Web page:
Much of the current debate around Brexit is about the withdrawal agreement, but actually the withdrawal agreement is just the first part of continuing negotiations between the UK and the EU. So, after seeing the draft agreement, released on 14 November, is the shape of the future trade relationship any clearer?
The only thing that is clear is that the UK and EU can’t start talking about the future until a withdrawal agreement is in place and it has gone through the British parliament. The withdrawal agreement covers the terms of the UK’s exit, but there is this big question around the Irish border in any future arrangement, and that question would still exist.
What does the draft withdrawal agreement tell us about the proposals for the Irish border and the backstop that would take effect if the transition period (scheduled to last until December 2020) expires without a comprehensive new arrangement?
What’s different about this draft agreement is that the backstop is no longer specific to Northern Ireland. Instead, the UK and the EU have agreed to a shared customs territory, with Northern Ireland abiding by more Single Market rules than the rest of the UK (for example on VAT). This is partly because of how deeply embedded its trade is with the Republic of Ireland and because of the need to avoid a hard border. But this backstop acts as an insurance policy; it would only take effect if no other solution is found before the end of the transition period.
This is criticized by some in the UK because it still subjects Northern Ireland to a slightly different set of rules to the rest of the UK. Others are afraid that in the absence of an alternative, the UK would be locked into a customs arrangement, which would constrain its ability to strike other trade agreements. But it is a big compromise on the part of the EU. Many did not expect that to happen.
Essentially, if the withdrawal agreement goes through and then, during the transition period, an alternative hasn’t been agreed, an arbitration tribunal would come into play and evaluate any disputes that arose around the shared customs territory, including the measures taken to avoid a hard border in Ireland. It’s true that neither side would be able to unilaterally withdraw from such an arrangement, but crucially the arbitration panel would be composed of members from both sides.
Is there too much focus on this issue given that both the UK and the EU have acknowledged that they hope to avoid a situation where the backstop needs to be used?
It depends on what you value most. Obviously, when you have a very long and technical withdrawal agreement, it makes it much easier for people to focus on one issue at the expense of others. UK Prime Minister Theresa May and the EU have emphasized that the hope is the backstop never comes into force and a full agreement is reached on the future relationship between the UK and the EU – but the withdrawal agreement, with the backstop acting as an insurance policy, is needed to begin those talks and avoid the UK crashing out with no deal.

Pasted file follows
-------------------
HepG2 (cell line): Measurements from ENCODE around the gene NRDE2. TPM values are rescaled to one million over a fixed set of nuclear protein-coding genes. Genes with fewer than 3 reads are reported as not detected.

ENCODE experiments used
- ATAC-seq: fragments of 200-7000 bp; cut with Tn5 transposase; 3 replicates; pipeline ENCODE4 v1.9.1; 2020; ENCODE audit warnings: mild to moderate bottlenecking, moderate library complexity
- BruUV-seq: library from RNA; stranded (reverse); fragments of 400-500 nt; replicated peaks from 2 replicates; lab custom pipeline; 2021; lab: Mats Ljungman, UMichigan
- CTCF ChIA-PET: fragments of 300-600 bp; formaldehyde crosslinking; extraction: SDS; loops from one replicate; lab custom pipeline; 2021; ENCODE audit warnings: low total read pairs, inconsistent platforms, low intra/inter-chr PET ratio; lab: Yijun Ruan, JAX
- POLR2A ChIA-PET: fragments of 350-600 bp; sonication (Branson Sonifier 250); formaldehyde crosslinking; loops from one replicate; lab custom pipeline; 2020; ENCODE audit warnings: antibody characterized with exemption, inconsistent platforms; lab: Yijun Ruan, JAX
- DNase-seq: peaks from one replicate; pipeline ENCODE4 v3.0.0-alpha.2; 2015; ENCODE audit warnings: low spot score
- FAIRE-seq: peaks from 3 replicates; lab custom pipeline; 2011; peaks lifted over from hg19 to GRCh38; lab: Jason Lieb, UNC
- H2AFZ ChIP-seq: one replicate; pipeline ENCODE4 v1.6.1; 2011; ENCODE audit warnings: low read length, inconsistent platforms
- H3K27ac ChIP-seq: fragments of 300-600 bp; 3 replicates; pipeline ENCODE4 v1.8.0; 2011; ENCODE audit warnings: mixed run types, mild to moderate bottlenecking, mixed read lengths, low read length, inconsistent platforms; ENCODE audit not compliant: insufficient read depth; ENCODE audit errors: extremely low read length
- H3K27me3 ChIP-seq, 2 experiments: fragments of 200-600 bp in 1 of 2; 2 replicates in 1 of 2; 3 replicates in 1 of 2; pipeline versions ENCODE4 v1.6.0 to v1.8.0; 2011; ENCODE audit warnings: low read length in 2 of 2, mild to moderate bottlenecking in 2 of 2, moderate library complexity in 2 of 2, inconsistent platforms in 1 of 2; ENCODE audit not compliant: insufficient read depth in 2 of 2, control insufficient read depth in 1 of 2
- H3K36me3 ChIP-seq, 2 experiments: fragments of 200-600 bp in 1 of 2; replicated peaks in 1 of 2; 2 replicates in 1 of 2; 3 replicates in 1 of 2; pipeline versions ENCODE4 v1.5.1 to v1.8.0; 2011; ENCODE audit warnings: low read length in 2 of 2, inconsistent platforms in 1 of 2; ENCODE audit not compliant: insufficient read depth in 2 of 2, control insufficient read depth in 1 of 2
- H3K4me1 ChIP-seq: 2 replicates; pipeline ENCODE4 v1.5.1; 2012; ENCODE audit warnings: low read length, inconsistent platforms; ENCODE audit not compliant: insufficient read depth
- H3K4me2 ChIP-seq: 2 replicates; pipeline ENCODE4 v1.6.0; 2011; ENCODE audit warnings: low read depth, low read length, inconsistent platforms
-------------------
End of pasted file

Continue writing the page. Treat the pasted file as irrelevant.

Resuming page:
With those future talks in mind, how will those on the EU side react to how the domestic political debate in the UK has played out around the withdrawal agreement?
It’s worth remembering that the EU has also compromised, particularly around this shared customs territory. That was something that member states didn’t particularly like. We know that France, Belgium and the Netherlands plan to spend the next couple of days mulling over the withdrawal agreement to make sure that they are happy with it. But the expectation is that they will give their support and backing to Michel Barnier, the lead EU Brexit negotiator, throughout the negotiations.
EU member states understand the complexity and the frustrations of Brexit in the UK. But there is a danger: if the UK goes back asking for more compromise on the terms of the UK’s withdrawal, there is no guarantee that member states would be willing to re-open negotiations or that they would be willing to give much. And what if their own people grow tired of Brexit? In that scenario, the space for compromise is reduced considerably.
How much compromise do you feel there has been so far?
This is the outcome of lengthy, complex negotiations, but both sides have given in. I think it’s fair to say that the UK has probably compromised more than it would like, but the EU has compromised as well. Whether one side has given in more is a bit beside the point, because I don’t see how it could be changed to satisfy everyone.
Going into the future negotiations, what can the UK learn from how this has played out so far?
The main lesson for the UK is it will never have a deal that is going to satisfy everyone. Ultimately, this is a negotiation with the EU – so if you did find an outcome that is broadly accepted by everyone domestically, it might not be the outcome that you come to with the EU.